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ESM Named a Best Community for Music Education for 8th Year

ESM has earned the Best Communities for Music Education designation for the 8th year in a row from The NAMM Foundation for its outstanding commitment to music education. The Best Communities for Music Education designation is awarded to districts that demonstrate outstanding achievement in efforts to provide music access and education to all students. 

“Despite the challenges and obstacles to typical music instruction during the 2020-21 school year, our teachers and students have been able to create unique and innovative musical experiences. This award recognizes the flexibility, ingenuity and perseverance of all involved in the music education of the students at ESM,” said Adam Shatraw, K-12 Performing Arts Supervisor.

ESM is among only 686 school districts nationwide that were recognized by the National Association of Music Merchants (NAMM) Foundation. ESM has 15 full time music teachers.

To qualify for the Best Communities designation, ESM answered detailed questions about funding, graduation requirements, music class participation, instruction time, facilities, support for the music program and community music-making programs. Responses were verified with school officials and reviewed by The Music Research Institute at the University of Kansas.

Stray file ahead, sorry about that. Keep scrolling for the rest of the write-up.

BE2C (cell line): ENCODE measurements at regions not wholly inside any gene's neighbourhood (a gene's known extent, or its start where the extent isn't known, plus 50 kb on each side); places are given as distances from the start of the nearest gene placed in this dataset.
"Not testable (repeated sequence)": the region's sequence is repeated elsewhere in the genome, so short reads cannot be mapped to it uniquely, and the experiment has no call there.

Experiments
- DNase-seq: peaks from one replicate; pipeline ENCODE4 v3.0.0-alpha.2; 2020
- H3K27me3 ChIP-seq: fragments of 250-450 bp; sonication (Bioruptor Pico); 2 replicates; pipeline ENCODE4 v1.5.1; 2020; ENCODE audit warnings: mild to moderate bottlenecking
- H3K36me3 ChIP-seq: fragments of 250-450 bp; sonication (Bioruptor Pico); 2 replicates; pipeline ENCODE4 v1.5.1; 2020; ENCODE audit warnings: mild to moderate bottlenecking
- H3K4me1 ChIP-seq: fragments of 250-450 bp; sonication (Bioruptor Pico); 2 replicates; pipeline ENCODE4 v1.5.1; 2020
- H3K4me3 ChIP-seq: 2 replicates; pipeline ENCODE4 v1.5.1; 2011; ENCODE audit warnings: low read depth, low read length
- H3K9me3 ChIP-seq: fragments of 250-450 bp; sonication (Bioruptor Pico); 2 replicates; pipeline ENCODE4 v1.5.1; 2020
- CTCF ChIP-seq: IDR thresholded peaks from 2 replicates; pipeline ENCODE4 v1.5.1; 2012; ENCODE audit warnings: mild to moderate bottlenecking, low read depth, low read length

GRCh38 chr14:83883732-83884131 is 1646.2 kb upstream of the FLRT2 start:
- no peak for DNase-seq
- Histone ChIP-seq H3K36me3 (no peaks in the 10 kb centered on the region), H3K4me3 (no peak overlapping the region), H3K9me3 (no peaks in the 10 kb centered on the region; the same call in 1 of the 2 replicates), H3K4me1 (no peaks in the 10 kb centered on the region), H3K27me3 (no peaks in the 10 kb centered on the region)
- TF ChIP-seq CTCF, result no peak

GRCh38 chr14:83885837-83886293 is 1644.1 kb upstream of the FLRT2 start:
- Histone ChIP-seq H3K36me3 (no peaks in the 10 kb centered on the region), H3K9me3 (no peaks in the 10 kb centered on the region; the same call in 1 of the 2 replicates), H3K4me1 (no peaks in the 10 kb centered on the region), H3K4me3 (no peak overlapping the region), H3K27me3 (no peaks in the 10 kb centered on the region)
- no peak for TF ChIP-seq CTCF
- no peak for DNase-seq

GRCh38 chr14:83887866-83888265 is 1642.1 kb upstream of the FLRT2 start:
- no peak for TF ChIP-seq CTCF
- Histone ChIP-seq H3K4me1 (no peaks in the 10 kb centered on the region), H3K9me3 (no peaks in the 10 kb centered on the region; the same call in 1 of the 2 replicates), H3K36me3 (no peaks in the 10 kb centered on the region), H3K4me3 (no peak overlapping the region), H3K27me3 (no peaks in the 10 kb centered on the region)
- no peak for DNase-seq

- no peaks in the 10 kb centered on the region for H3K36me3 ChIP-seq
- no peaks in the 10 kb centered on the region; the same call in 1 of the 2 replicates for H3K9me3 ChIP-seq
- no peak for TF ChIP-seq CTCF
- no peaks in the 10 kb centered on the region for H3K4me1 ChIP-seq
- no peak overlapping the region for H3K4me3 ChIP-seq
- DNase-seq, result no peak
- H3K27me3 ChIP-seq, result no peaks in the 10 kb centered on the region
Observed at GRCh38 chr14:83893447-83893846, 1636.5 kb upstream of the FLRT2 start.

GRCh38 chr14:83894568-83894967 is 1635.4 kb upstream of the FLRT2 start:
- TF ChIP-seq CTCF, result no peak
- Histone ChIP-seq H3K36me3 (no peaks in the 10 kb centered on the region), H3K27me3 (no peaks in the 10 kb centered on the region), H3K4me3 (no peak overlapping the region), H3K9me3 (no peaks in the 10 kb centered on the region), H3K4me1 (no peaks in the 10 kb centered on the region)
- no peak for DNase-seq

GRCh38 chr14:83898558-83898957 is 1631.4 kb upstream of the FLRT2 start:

Since the passage by Congress in 2015 of the Every Student Succeeds Act (ESSA) and a stated emphasis on a well-rounded education, many school districts have re-committed to music and arts education programs and found that in this time of a national pandemic, provides a valuable way to keep students engaged in school. ESSA provides designated funding for well-rounded educational opportunities through Title IV Part A Student Academic Success and Achievement grants. NAMM Foundation research has revealed that these grants are being widely used by school districts to address instructional gaps in access to music and arts education. 

Research into music education continues to demonstrate educational/cognitive and social skill benefits for children who make music: After two years of music education, researchers found that participants showed more substantial improvements in how the brain processes speech and reading scores than their less-involved peers and that students who are involved in music are not only more likely to graduate high school, but also to attend college as well. Everyday listening skills are stronger in musically trained children than in those without music training. Significantly, listening skills are closely tied to the ability to: perceive speech in a noisy background, pay attention, and keep sounds in memory. Later in life, individuals who took music lessons as children show stronger neural processing of sound: young adults and even older adults who have not played an instrument for up to 50 years show enhanced neural processing compared to their peers. Not to mention, social benefits include conflict resolution, teamwork skills, and how to give and receive constructive criticism. 

The NAMM Foundation is a nonprofit supported in part by the National Association of Music Merchants and its approximately 10,400 members around the world.